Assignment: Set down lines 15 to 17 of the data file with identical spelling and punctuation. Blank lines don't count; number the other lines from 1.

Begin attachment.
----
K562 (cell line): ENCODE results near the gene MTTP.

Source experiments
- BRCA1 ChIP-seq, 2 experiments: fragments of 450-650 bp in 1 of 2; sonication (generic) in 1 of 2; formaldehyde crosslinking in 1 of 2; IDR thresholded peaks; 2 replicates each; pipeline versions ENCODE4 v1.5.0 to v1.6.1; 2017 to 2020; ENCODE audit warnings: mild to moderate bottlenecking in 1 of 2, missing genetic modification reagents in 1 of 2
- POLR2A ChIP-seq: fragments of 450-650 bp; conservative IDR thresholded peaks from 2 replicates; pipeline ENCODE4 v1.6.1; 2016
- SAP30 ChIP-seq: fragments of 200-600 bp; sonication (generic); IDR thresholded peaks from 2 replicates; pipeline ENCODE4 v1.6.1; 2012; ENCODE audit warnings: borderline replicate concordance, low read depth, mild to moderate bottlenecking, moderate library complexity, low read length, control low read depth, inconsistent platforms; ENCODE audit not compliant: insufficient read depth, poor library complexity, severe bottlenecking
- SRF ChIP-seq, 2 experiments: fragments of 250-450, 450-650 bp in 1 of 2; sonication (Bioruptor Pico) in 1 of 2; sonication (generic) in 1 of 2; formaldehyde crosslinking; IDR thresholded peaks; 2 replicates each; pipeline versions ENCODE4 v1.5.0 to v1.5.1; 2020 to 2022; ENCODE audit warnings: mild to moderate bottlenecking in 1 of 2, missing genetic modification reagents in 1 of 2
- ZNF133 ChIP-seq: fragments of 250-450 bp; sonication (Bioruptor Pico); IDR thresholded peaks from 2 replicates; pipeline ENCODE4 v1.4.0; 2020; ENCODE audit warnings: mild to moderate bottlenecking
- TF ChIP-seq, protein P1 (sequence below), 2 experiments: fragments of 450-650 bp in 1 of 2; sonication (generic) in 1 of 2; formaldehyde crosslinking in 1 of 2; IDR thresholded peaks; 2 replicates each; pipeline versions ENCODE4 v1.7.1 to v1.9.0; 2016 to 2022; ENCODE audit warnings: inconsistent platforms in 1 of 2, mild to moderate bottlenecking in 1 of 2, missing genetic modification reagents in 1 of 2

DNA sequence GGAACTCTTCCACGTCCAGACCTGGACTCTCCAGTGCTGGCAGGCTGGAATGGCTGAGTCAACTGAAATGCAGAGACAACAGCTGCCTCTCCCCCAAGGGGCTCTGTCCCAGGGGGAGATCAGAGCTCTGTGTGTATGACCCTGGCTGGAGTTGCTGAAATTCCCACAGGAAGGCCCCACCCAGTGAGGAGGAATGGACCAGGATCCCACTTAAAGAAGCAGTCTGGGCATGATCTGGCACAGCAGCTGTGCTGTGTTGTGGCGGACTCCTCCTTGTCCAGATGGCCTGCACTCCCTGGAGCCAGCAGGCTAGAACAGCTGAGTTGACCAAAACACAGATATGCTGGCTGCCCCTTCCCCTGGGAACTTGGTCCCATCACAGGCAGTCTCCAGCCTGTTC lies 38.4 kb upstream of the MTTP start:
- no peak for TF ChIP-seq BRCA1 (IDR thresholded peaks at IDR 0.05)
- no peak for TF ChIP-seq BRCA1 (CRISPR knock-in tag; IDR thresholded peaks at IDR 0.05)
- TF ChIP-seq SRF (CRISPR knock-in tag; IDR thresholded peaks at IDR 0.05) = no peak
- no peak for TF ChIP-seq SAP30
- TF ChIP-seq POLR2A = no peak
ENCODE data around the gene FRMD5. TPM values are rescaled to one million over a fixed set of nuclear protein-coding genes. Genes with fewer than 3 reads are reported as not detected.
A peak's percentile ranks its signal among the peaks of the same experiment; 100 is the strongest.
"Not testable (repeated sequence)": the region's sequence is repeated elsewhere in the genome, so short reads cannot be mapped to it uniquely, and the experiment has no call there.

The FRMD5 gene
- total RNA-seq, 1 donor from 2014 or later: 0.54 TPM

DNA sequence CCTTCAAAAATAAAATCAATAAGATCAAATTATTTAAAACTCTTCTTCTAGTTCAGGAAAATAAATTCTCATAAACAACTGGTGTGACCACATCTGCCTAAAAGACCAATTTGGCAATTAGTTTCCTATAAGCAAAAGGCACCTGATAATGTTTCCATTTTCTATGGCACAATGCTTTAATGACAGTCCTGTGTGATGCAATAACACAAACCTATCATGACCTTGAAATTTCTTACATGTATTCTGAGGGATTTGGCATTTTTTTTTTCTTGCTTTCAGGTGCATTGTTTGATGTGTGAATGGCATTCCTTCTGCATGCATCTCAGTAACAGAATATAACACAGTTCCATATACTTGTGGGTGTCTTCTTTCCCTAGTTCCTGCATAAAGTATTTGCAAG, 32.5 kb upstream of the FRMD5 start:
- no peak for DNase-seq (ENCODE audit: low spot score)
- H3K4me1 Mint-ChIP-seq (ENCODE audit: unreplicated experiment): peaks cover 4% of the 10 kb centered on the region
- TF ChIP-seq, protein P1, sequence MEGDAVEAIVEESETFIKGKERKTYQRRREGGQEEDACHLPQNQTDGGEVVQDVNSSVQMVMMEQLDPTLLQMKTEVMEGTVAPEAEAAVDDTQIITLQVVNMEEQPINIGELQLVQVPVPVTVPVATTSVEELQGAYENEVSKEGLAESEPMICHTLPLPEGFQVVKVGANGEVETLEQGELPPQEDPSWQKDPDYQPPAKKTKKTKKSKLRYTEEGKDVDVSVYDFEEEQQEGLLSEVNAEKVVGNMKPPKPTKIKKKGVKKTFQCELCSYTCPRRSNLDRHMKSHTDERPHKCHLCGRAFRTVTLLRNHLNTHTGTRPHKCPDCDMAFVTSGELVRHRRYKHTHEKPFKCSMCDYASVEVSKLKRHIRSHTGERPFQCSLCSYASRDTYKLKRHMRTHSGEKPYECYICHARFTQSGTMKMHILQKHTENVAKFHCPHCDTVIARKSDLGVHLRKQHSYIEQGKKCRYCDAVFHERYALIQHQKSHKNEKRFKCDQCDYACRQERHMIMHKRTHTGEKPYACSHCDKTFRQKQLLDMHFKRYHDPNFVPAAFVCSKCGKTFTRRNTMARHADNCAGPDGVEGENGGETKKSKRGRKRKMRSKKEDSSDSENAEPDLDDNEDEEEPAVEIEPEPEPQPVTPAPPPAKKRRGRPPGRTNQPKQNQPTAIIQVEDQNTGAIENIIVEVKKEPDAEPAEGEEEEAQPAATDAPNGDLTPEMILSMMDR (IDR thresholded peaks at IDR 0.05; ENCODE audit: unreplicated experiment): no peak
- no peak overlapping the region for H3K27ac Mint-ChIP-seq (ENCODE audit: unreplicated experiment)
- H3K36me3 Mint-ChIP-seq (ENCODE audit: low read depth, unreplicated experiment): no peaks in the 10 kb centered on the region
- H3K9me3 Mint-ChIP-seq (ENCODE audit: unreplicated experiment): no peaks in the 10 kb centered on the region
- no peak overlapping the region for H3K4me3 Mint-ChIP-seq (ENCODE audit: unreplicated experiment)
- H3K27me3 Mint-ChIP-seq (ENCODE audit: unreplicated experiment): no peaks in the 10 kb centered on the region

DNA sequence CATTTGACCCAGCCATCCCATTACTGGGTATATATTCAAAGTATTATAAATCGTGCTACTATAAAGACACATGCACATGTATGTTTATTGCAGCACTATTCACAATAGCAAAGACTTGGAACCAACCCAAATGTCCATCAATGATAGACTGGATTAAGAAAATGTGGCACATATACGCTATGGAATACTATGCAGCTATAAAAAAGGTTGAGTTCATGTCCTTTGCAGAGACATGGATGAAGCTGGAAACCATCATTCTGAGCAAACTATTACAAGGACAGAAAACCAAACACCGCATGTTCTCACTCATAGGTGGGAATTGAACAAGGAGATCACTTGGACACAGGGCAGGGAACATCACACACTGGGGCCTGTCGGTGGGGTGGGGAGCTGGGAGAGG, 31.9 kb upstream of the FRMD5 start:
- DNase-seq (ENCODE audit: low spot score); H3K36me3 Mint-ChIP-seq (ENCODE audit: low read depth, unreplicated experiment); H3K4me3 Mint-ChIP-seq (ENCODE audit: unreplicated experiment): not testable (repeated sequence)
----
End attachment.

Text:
ENCODE data around the gene FRMD5. TPM values are rescaled to one million over a fixed set of nuclear protein-coding genes. Genes with fewer than 3 reads are reported as not detected.
A peak's percentile ranks its signal among the peaks of the same experiment; 100 is the strongest.
"Not testable (repeated sequence)": the region's sequence is repeated elsewhere in the genome, so short reads cannot be mapped to it uniquely, and the experiment has no call there.